VG+ is the third album of light and dark indie fuzz from Mint Mind, with the title referring to the Goldmine Grading Standard for the evaluation of used vinyl records and means “Very Good +”. It’s also a capital letter departure from 2018’s near mint and 2020’s thoughtsicles. The band are Rick McPhail who grew up in Maine, USA but who and now lives in Hamburg where he plays alongside Christian Klindworth and Friedel Viegener.
The band say the album is about “anger, optimism, a politician with little fingers or influencers who secretly lead a normal life” and covers such topics as the environment, women’s and LGBTQIA+ rights, and why different generations might share the same views but struggle to find unity. This has all been distilled into a gritty tension which is baked into the songs on VG+ and Phail says “I’m a polite and cheerful person but I need moments to vent and that’s what I do in my music. I usually get angry about the same things as young people. A lot of the things that suck today sucked in the 80s and it wasn’t easier to fight them back then.”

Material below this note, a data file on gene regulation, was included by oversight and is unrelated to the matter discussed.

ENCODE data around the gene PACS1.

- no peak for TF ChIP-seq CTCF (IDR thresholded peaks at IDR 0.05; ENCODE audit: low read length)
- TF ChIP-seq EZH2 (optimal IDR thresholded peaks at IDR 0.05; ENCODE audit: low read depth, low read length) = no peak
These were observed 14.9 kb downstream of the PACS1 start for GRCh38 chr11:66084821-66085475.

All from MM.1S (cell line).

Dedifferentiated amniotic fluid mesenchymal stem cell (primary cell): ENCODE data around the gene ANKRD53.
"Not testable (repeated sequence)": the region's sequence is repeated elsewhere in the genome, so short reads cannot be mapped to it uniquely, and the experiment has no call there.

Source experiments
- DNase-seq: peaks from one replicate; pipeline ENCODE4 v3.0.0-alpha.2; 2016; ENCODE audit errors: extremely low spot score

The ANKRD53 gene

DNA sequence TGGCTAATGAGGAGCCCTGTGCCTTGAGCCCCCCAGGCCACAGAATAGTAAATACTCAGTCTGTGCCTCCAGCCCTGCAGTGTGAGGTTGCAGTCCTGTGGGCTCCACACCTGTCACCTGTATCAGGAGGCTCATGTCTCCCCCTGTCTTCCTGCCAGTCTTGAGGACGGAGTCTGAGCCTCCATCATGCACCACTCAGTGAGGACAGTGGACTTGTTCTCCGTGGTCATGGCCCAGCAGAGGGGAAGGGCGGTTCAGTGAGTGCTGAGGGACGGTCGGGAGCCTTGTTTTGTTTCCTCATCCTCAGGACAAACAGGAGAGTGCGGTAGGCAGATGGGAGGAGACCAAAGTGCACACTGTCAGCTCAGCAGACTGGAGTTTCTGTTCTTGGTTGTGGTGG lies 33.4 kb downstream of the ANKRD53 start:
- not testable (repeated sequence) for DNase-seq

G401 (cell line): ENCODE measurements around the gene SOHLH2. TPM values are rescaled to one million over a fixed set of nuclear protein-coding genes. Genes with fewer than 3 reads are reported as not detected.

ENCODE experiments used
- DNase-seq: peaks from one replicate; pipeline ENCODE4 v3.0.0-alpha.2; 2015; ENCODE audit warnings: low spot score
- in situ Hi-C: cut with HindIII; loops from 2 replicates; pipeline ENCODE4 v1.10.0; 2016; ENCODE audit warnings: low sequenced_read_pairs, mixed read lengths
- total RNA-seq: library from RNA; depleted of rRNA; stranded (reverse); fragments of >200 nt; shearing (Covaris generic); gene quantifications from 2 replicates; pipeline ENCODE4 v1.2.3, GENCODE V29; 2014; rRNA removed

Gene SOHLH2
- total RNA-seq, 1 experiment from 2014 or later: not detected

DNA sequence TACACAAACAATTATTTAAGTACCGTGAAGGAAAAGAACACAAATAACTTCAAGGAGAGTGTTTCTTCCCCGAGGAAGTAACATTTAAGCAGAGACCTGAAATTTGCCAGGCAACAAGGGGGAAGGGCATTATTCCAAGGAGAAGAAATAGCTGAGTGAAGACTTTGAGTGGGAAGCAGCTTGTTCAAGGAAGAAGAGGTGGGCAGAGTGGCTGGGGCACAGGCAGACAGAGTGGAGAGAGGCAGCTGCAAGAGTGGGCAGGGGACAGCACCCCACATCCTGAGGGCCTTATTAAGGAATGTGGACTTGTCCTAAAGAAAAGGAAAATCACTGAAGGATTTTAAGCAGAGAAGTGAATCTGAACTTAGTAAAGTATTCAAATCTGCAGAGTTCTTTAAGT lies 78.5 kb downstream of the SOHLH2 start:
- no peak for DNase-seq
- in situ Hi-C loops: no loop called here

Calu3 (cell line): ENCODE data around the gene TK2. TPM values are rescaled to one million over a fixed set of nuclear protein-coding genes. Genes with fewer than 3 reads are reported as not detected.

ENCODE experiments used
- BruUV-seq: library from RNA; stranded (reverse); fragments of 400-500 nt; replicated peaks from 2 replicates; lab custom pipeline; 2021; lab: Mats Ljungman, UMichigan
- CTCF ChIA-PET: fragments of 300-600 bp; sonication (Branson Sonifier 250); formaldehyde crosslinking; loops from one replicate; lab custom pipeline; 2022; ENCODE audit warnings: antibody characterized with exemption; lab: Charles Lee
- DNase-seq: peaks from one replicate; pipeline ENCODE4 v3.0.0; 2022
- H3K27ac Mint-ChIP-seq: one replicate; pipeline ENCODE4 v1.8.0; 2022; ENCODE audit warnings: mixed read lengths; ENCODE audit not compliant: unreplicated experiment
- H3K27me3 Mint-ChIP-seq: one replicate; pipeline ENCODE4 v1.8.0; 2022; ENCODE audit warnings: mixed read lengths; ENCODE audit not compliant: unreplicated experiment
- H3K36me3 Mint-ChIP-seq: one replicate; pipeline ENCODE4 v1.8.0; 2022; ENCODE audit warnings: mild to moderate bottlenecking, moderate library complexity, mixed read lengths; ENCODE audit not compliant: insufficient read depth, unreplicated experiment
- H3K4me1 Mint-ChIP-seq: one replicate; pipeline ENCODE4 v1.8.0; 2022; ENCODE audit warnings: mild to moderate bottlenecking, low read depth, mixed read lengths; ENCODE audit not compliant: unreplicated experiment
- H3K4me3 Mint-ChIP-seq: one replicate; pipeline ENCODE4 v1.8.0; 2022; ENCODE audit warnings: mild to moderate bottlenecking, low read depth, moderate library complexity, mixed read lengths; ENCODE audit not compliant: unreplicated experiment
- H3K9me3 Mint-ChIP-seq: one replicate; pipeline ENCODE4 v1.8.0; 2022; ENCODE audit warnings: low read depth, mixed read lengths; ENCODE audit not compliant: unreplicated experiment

The songs are underpinned by the pulsating grip of bass, guitar and drums, often locked together and chunking along like heavy machinery or a goth Pacman munching his way all the ghosts. Mint Mind are a gang that know how to build menace with their instruments while simultaneously offering lyrical delight with phrases like “contemporary jaguars”, “incendiary film stars”, and lines like “if you’re looking some proof, then refer to my next excuse”.
The band’s sound has a pinch of glam rock swagger on tracks like ‘Contemporary Jaguars’, ‘Glow’ and ‘Youth And I’, and the dark tongue-in-cheek amusement of The Cure at their grungiest-best on the helter-skelter fuzz of ‘Gold Card Member’, ‘Tiny Fingers’ and ‘Stratospheric Numbers’. They have also brought synthesiser into the gravel pit for this record and it adds a brooding quality to tracks like ‘No Vision’ as well as icy swirls on the epic ‘In The Sweet Land Of Mint’ which closes the album.
Mint Mind create a glorious tension between the low rictus rumble of their playing and the caustic, often-tongue-in-cheek lyrics. They are fuzzbox optimists even if their smile is often through gritted teeth.
Review by Paul F Cook